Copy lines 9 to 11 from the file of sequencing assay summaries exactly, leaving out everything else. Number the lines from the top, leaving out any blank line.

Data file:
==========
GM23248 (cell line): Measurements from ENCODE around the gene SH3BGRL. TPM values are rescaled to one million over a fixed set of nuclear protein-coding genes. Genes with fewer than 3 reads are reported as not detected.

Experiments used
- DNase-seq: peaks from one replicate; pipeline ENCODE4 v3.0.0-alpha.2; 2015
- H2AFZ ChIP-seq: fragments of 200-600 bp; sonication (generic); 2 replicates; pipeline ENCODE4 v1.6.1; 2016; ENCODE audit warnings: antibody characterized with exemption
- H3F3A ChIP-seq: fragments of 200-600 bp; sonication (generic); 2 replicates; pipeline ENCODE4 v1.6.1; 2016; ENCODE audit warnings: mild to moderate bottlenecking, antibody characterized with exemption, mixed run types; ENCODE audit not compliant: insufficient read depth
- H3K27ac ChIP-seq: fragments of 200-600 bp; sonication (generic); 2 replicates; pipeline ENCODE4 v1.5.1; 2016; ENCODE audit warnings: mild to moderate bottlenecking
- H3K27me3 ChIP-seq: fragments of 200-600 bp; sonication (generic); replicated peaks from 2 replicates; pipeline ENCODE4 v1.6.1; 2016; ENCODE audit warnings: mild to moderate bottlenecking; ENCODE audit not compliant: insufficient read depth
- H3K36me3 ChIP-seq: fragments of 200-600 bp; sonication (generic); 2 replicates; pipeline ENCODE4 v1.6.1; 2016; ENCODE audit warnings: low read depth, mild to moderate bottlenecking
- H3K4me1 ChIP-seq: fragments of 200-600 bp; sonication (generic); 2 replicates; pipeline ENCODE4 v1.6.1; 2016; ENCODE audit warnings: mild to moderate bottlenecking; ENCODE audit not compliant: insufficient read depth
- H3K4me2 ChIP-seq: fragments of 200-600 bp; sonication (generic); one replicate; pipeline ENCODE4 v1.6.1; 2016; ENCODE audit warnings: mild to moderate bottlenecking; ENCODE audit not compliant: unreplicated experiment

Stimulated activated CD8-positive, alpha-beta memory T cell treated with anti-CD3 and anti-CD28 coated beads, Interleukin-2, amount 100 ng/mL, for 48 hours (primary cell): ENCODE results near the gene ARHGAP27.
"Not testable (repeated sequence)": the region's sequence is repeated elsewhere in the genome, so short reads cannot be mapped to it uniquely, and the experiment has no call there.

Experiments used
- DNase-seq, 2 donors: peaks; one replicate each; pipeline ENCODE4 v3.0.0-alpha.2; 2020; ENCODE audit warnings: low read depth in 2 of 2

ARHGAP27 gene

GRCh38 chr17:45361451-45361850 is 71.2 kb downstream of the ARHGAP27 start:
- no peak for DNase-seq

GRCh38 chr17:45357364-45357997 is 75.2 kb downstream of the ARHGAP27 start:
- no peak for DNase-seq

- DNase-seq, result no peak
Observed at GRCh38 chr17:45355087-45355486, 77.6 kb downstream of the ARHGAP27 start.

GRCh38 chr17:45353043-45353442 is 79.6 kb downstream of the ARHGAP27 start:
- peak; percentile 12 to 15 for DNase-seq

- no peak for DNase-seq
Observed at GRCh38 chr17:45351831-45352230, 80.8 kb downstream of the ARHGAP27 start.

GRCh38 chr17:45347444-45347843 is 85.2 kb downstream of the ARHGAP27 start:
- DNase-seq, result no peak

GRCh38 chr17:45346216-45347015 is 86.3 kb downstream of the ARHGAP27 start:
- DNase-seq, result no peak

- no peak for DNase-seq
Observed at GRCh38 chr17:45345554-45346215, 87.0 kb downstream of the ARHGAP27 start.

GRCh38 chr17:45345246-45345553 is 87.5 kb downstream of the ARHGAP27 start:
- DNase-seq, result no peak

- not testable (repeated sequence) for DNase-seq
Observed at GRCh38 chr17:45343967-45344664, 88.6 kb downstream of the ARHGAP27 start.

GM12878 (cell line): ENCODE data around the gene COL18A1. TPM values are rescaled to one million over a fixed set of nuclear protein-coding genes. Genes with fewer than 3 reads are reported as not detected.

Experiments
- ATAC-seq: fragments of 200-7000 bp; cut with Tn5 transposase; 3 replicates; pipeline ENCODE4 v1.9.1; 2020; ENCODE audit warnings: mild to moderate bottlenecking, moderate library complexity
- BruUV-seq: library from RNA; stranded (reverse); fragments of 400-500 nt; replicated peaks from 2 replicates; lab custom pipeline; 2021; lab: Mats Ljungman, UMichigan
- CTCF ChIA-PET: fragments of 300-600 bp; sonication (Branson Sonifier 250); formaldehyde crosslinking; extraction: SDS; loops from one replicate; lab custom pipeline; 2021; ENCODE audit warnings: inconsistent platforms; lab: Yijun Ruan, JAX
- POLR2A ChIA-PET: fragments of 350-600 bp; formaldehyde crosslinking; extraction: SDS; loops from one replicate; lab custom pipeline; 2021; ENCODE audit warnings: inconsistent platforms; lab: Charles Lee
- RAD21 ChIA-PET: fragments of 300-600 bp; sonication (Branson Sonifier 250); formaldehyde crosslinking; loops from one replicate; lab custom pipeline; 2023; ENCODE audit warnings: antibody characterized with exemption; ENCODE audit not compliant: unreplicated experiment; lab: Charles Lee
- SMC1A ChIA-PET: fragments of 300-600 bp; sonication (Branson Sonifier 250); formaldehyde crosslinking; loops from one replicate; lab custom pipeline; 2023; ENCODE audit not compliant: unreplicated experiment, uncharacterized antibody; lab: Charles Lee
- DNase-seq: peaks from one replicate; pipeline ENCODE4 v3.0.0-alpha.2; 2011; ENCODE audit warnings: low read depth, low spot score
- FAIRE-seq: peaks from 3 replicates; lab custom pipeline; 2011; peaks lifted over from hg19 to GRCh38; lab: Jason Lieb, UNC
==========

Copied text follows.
- H3K4me1 ChIP-seq: fragments of 200-600 bp; sonication (generic); 2 replicates; pipeline ENCODE4 v1.6.1; 2016; ENCODE audit warnings: mild to moderate bottlenecking; ENCODE audit not compliant: insufficient read depth
- H3K4me2 ChIP-seq: fragments of 200-600 bp; sonication (generic); one replicate; pipeline ENCODE4 v1.6.1; 2016; ENCODE audit warnings: mild to moderate bottlenecking; ENCODE audit not compliant: unreplicated experiment

Stimulated activated CD8-positive, alpha-beta memory T cell treated with anti-CD3 and anti-CD28 coated beads, Interleukin-2, amount 100 ng/mL, for 48 hours (primary cell): ENCODE results near the gene ARHGAP27.